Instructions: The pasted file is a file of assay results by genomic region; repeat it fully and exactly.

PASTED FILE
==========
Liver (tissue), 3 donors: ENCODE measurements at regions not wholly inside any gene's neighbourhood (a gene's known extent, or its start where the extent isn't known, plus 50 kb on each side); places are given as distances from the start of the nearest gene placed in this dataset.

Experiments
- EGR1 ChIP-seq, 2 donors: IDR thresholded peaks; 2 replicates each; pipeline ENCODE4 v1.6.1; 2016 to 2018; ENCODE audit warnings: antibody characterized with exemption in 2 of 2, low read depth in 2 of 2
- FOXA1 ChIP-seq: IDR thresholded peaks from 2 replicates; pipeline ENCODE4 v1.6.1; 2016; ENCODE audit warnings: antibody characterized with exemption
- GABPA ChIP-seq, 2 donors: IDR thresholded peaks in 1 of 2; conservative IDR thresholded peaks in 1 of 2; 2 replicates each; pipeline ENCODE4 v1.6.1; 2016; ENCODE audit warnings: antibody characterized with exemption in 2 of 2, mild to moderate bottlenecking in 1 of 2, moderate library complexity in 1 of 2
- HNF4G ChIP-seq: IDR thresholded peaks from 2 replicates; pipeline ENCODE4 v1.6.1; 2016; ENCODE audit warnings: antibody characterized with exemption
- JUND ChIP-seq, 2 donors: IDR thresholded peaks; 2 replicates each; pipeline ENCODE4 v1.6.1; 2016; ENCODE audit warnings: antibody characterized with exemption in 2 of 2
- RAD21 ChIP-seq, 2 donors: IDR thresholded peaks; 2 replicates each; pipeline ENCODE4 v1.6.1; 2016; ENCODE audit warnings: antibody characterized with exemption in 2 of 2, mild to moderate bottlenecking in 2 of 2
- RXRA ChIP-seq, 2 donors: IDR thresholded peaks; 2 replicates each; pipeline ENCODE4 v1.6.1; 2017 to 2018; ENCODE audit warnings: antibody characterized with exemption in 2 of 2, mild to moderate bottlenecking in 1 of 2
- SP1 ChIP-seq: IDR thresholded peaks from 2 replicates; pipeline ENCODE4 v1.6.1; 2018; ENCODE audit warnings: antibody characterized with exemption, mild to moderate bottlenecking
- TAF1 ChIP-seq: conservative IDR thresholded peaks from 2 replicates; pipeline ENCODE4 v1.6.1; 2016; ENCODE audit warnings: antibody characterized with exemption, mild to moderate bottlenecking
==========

Liver (tissue), 3 donors: ENCODE measurements at regions not wholly inside any gene's neighbourhood (a gene's known extent, or its start where the extent isn't known, plus 50 kb on each side); places are given as distances from the start of the nearest gene placed in this dataset.

Experiments
- EGR1 ChIP-seq, 2 donors: IDR thresholded peaks; 2 replicates each; pipeline ENCODE4 v1.6.1; 2016 to 2018; ENCODE audit warnings: antibody characterized with exemption in 2 of 2, low read depth in 2 of 2
- FOXA1 ChIP-seq: IDR thresholded peaks from 2 replicates; pipeline ENCODE4 v1.6.1; 2016; ENCODE audit warnings: antibody characterized with exemption
- GABPA ChIP-seq, 2 donors: IDR thresholded peaks in 1 of 2; conservative IDR thresholded peaks in 1 of 2; 2 replicates each; pipeline ENCODE4 v1.6.1; 2016; ENCODE audit warnings: antibody characterized with exemption in 2 of 2, mild to moderate bottlenecking in 1 of 2, moderate library complexity in 1 of 2
- HNF4G ChIP-seq: IDR thresholded peaks from 2 replicates; pipeline ENCODE4 v1.6.1; 2016; ENCODE audit warnings: antibody characterized with exemption
- JUND ChIP-seq, 2 donors: IDR thresholded peaks; 2 replicates each; pipeline ENCODE4 v1.6.1; 2016; ENCODE audit warnings: antibody characterized with exemption in 2 of 2
- RAD21 ChIP-seq, 2 donors: IDR thresholded peaks; 2 replicates each; pipeline ENCODE4 v1.6.1; 2016; ENCODE audit warnings: antibody characterized with exemption in 2 of 2, mild to moderate bottlenecking in 2 of 2
- RXRA ChIP-seq, 2 donors: IDR thresholded peaks; 2 replicates each; pipeline ENCODE4 v1.6.1; 2017 to 2018; ENCODE audit warnings: antibody characterized with exemption in 2 of 2, mild to moderate bottlenecking in 1 of 2
- SP1 ChIP-seq: IDR thresholded peaks from 2 replicates; pipeline ENCODE4 v1.6.1; 2018; ENCODE audit warnings: antibody characterized with exemption, mild to moderate bottlenecking
- TAF1 ChIP-seq: conservative IDR thresholded peaks from 2 replicates; pipeline ENCODE4 v1.6.1; 2016; ENCODE audit warnings: antibody characterized with exemption, mild to moderate bottlenecking